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The violent protests and the storming of the Capitol last week did not dissuade our responsibility as members of Congress to carry out our constitutional role in certifying the results of this past presidential election. I commend Vice President Mike Pence for his leadership in carrying out his oath of office and putting his country first. Yesterday, the Vice President stated, ‘I will not now yield efforts in the House of Representatives to play political games at a time so serious in the life of our Nation.’

Last week’s tragic events also did not sway my resolve to highlight the highly irregular actions taken by state officials in Pennsylvania during the last election. The Constitution very clearly states that ‘The Times, Places and Manner of holding Elections … shall be prescribed in each State by the Legislature thereof…’ In multiple instances, state officials acted outside their authority, usurping the constitutional authority of the Pennsylvania state legislature.

It must be understood that there was mathematically no chance that my objection to the Pennsylvania electors would overturn the results of the election. I have stated that consistently to anyone who asked for the last several weeks. It is also important to note that my focus was never centered on unproven claims of fraud. This is why I did not object to the certification of Arizona electors.

As an elected official, I have a responsibility to be the people’s voice in Washington. There are many, many across the commonwealth who do indeed feel disenfranchised. The electoral certification process was the appropriate venue to address these concerns. Speaker Pelosi in 2005, when 31 Democrats objected to the electoral certification for Ohio, professed, ‘The Members of Congress who have brought this challenge are speaking up for their aggrieved constituents, many of whom have been disenfranchised in this process.’ These words from Speaker Nancy Pelosi were appropriate then as they are now.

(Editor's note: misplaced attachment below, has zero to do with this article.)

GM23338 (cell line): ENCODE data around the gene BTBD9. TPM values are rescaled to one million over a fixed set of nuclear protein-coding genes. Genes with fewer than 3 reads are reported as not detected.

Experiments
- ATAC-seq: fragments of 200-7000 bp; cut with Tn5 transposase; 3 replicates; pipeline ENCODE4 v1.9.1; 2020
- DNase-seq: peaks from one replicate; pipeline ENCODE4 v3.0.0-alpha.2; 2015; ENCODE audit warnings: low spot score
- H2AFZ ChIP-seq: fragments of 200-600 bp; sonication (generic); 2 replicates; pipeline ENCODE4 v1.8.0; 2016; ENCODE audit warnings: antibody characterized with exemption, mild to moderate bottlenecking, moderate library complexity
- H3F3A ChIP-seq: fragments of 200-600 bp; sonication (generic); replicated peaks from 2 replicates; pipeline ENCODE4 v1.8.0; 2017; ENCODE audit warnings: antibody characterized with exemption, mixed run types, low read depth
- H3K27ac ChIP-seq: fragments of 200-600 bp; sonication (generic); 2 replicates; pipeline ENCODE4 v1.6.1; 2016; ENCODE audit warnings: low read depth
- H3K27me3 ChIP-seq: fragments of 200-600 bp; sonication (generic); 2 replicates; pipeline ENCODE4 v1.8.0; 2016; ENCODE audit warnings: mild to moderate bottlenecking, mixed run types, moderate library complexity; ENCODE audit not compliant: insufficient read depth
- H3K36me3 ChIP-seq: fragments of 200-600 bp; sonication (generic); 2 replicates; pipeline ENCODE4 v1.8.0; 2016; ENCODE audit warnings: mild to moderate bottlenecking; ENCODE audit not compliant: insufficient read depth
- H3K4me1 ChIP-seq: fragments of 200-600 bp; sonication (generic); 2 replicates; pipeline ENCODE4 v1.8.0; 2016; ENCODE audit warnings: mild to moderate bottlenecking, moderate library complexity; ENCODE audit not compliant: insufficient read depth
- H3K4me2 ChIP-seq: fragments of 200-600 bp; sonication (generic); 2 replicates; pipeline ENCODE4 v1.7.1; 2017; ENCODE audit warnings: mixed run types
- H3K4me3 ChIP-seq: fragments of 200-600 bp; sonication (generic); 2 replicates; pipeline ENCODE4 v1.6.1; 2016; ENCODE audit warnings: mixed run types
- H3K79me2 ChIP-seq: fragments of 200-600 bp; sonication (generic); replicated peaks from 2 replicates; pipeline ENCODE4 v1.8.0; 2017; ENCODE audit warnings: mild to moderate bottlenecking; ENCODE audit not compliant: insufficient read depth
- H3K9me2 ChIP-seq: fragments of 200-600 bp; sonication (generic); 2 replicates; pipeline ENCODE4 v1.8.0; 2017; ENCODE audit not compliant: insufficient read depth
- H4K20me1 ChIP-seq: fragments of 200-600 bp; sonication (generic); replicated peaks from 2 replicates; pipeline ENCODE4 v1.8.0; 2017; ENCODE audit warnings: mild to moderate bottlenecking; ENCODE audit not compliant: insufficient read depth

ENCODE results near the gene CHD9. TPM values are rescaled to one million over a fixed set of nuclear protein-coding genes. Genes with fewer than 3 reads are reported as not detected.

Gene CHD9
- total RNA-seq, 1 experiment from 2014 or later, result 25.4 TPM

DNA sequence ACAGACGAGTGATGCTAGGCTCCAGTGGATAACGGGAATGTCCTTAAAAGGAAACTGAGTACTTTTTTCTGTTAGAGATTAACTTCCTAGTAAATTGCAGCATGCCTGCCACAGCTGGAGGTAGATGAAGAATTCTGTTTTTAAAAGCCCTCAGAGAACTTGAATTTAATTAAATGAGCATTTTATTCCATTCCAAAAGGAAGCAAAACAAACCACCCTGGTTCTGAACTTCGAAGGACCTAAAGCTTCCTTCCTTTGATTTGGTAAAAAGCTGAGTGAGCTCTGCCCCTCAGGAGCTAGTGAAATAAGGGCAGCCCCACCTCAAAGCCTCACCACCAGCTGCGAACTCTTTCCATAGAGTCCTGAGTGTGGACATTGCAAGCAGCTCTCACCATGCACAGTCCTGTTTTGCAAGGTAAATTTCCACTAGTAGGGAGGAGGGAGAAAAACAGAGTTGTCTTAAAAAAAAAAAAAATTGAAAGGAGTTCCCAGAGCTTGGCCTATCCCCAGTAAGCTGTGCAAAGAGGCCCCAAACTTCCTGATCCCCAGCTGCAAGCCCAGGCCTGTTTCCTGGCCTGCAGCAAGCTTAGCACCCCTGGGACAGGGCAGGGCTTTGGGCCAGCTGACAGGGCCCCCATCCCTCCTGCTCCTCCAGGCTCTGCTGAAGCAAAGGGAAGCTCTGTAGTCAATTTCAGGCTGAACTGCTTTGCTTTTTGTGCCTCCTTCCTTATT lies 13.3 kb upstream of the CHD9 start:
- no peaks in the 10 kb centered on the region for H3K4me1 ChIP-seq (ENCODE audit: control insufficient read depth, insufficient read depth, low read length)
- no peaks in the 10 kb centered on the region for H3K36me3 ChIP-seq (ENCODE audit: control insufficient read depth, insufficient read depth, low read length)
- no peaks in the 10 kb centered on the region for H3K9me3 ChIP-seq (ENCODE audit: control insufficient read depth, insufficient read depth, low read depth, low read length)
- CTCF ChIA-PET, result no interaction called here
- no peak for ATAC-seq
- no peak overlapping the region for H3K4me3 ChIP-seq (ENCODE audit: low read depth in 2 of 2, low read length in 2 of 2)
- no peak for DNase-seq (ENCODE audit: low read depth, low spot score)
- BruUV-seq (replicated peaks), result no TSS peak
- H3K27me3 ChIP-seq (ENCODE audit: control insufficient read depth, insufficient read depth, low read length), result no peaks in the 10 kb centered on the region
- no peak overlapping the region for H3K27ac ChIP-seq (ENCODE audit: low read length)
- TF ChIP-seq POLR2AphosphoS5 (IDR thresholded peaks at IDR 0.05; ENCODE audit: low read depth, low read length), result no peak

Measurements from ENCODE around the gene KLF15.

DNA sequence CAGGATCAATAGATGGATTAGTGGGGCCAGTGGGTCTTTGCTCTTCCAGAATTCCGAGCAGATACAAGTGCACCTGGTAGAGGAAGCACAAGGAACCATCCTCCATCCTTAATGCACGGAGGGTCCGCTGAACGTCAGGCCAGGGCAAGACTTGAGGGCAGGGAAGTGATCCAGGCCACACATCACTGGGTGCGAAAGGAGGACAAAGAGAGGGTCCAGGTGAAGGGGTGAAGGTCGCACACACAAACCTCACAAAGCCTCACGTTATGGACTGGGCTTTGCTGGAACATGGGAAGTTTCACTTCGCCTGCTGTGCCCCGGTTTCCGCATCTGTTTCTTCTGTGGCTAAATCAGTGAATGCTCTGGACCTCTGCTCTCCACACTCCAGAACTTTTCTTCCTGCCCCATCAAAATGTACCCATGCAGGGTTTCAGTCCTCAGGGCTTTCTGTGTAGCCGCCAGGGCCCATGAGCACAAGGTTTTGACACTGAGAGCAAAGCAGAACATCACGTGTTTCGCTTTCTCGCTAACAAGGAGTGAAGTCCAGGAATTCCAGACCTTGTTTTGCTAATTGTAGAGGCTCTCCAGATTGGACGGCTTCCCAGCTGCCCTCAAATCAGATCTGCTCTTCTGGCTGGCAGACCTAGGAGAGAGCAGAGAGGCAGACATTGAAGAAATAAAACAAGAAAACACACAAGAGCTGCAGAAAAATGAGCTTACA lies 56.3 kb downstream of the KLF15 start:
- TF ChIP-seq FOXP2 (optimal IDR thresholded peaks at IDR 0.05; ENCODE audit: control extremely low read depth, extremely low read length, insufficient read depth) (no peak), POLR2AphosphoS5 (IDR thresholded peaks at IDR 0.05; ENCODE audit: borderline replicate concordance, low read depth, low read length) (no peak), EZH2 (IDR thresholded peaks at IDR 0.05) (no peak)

My questioning of the Pennsylvania electors will help illuminate this constitutional question to the United States Supreme Court. It is my understanding the U.S. Supreme Court will consider and rule on whether the actions taken in Pennsylvania, without the authority of the state legislature, were unconstitutional. In the end, I believe we will be vindicated by the Court in affirming that only state legislatures make election law and procedure. The Court’s ruling will be prospective, not retroactive, and will bring consistency and integrity to our system of elections. This will be to the benefit of Democrats and Republicans and build widespread trust in our election process.

As Vice President Pence has said, ‘in the midst of a global pandemic, economic hardship for millions of Americans, and the tragic events of January 6th, now is the time for us to come together, now is the time to heal.’ It is very important now to avoid actions that would further divide our people. An impeachment proceeding would only bolster such division. President-elect Biden recently suggested that our goal should be to move forward as a nation and that the most effective means to accomplish this is to focus on a smooth transition come Jan. 20. I have received an invitation to attend the inauguration of President-elect Biden and I will be attending.

Dan Meuser serves as U.S. Representative for Pennsylvania’s 9th Congressional District.

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